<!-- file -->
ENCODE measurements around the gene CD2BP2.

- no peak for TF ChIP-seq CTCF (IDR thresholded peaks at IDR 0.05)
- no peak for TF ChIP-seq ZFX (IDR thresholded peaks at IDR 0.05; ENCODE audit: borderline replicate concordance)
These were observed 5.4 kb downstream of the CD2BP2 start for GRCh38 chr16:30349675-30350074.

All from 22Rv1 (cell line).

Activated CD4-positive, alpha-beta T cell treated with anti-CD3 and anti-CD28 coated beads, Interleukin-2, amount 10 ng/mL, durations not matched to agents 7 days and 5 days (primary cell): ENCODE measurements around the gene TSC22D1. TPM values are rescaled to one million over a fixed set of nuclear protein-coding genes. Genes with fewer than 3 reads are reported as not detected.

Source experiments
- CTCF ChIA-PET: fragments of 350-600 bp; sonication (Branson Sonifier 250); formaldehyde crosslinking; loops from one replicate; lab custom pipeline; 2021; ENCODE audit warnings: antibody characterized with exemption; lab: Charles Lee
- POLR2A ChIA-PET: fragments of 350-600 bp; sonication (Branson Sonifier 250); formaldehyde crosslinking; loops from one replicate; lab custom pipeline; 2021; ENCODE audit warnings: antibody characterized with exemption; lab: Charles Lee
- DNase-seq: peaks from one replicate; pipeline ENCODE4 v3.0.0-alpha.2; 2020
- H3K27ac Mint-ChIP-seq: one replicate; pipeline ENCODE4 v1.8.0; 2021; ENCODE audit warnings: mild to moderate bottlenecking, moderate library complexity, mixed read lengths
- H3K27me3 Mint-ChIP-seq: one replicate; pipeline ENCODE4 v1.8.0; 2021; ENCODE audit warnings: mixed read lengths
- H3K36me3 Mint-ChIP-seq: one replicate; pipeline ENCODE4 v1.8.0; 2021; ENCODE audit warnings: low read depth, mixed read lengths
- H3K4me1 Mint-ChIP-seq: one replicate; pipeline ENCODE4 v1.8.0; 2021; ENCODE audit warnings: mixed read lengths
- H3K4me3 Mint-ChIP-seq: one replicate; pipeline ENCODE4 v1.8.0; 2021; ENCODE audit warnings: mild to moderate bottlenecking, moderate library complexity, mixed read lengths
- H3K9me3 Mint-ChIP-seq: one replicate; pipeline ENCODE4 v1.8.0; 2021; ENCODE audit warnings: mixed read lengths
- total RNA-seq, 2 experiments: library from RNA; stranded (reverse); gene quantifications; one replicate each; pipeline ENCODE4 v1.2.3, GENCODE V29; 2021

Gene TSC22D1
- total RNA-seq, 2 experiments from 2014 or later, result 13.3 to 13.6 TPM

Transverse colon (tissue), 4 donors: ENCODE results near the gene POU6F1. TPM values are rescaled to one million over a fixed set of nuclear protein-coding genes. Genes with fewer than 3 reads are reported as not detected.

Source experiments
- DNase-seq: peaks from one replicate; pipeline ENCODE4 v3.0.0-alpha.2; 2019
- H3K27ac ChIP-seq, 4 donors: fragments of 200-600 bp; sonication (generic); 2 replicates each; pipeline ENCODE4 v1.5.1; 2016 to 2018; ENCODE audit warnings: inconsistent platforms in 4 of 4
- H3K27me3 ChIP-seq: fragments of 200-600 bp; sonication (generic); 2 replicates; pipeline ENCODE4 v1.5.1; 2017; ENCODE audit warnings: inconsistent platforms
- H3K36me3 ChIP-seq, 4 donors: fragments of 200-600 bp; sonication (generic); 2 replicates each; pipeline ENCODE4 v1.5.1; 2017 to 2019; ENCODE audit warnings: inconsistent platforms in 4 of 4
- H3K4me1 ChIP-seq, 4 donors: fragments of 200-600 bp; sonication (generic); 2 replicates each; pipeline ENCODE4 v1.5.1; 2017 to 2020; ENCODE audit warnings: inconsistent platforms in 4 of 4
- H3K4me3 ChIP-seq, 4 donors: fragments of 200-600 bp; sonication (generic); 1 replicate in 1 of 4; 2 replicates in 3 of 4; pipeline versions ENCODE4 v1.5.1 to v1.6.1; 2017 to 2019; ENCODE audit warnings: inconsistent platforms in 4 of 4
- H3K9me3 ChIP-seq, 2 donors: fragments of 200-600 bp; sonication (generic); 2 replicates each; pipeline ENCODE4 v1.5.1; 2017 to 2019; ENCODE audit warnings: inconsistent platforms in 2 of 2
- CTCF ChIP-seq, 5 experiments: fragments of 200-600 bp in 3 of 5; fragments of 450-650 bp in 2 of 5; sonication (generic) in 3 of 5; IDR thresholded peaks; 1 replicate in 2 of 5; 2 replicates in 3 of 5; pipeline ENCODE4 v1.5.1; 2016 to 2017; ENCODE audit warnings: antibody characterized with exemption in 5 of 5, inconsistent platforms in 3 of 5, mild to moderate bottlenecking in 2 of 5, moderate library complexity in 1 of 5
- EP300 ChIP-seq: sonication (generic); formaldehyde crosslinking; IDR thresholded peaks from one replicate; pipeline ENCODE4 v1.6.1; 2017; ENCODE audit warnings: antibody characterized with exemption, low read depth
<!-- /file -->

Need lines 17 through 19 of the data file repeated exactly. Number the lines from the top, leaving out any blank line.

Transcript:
- total RNA-seq, 2 experiments: library from RNA; stranded (reverse); gene quantifications; one replicate each; pipeline ENCODE4 v1.2.3, GENCODE V29; 2021

Gene TSC22D1
- total RNA-seq, 2 experiments from 2014 or later, result 13.3 to 13.6 TPM